The CACF framework has been restructured to align with best practices in competency framework design, as outlined in the eCampus Ontario Open Competency Toolkit. The work done to restructure the framework included:
- Breaking up longer compound competency descriptors into more focused and concise competency statements
- Separating the performance criteria from supporting skills, knowledge, and attributes
- Creating a new framework structure that included levels of complexity within each competency area
- Adding content related to climate mitigation to the revised structure
Uses for competency frameworks
While the range of uses for competency frameworks is wide (some lists include over 100 end uses), there are a few common reasons why a competency framework may be developed, all of which may be applied in either a workplace or an educational context. The language used in each of those settings may vary, but there are four main contexts and primary uses, as described below.
Well-designed competency frameworks support training and learning, assessment, credentialing, and workforce development in different ways (Figure 1). All of these uses are interrelated, as credentialing and workforce development include some form of training or learning and assessment. By providing a baseline framework and definition of the competencies required in climate action, we will be able to link to or develop courses, learning activities and assessments that build those competencies.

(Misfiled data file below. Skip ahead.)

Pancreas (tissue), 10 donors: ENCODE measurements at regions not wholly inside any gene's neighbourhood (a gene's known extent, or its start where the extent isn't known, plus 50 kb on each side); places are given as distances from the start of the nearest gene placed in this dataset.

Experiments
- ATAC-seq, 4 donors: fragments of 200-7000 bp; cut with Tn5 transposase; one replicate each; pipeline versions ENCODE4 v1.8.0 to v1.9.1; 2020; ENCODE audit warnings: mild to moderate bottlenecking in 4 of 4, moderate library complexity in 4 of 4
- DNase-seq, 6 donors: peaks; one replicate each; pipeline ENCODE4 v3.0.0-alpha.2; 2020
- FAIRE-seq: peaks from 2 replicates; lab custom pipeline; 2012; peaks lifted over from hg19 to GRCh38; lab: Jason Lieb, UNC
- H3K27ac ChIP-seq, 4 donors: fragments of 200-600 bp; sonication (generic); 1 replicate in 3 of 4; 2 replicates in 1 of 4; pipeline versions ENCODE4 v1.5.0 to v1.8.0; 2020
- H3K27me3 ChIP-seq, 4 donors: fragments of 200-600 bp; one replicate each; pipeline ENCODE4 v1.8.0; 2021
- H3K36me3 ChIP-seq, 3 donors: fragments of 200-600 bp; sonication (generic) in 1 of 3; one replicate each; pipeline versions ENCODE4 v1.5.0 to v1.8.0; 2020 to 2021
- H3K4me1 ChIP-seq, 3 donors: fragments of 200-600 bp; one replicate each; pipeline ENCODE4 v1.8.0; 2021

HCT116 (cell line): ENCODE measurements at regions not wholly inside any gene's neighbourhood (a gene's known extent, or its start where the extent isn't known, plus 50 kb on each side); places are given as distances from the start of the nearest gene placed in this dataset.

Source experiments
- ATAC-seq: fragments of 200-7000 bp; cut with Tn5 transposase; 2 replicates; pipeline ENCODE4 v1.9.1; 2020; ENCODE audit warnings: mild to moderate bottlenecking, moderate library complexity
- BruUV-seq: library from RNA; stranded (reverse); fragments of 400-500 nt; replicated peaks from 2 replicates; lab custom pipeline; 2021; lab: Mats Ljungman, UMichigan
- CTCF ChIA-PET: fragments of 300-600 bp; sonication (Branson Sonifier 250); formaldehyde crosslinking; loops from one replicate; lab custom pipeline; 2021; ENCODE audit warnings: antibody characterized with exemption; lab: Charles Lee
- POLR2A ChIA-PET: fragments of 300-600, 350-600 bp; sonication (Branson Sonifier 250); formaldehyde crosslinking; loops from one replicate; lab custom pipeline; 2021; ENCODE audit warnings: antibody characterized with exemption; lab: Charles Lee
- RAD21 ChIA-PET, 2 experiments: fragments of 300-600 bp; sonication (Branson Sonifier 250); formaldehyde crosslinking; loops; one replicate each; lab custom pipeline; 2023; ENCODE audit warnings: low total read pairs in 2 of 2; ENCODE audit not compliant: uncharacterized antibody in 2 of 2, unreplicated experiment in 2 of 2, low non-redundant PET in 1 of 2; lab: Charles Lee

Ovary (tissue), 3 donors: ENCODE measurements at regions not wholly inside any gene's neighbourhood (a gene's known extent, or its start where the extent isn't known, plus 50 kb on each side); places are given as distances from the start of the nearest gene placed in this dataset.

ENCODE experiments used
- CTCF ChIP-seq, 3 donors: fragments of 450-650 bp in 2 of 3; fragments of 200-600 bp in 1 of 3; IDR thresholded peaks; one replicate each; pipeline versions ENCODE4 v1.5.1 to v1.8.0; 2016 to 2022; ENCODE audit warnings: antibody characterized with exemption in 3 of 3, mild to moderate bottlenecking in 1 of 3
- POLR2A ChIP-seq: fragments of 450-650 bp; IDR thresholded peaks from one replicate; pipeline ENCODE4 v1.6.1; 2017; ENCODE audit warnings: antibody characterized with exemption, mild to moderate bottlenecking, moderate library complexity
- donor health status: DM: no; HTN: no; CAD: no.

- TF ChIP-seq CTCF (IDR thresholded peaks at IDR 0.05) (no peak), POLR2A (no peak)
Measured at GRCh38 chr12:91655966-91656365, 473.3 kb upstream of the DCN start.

Figure 1: Uses for Competency Frameworks. From the Open Competency Toolkit by Dennis Green and Carolyn Levy CC:BY SA4.0
The CACFv2’s primary target end users of the competency framework are people working in various roles and organizations that have a climate action mandate as a component of their work.
For each of these groups, we will want to ask the following:
- Who will be using the framework?
- What context will they be using it for?
- What problem are they trying to solve?
- How will the framework help?
The framework is structured into Domains, Competency Areas within each Domain, and groups of Competencies within each Competency Area (Figure 2).
Figure 2: CACFv2 Poster outlining structure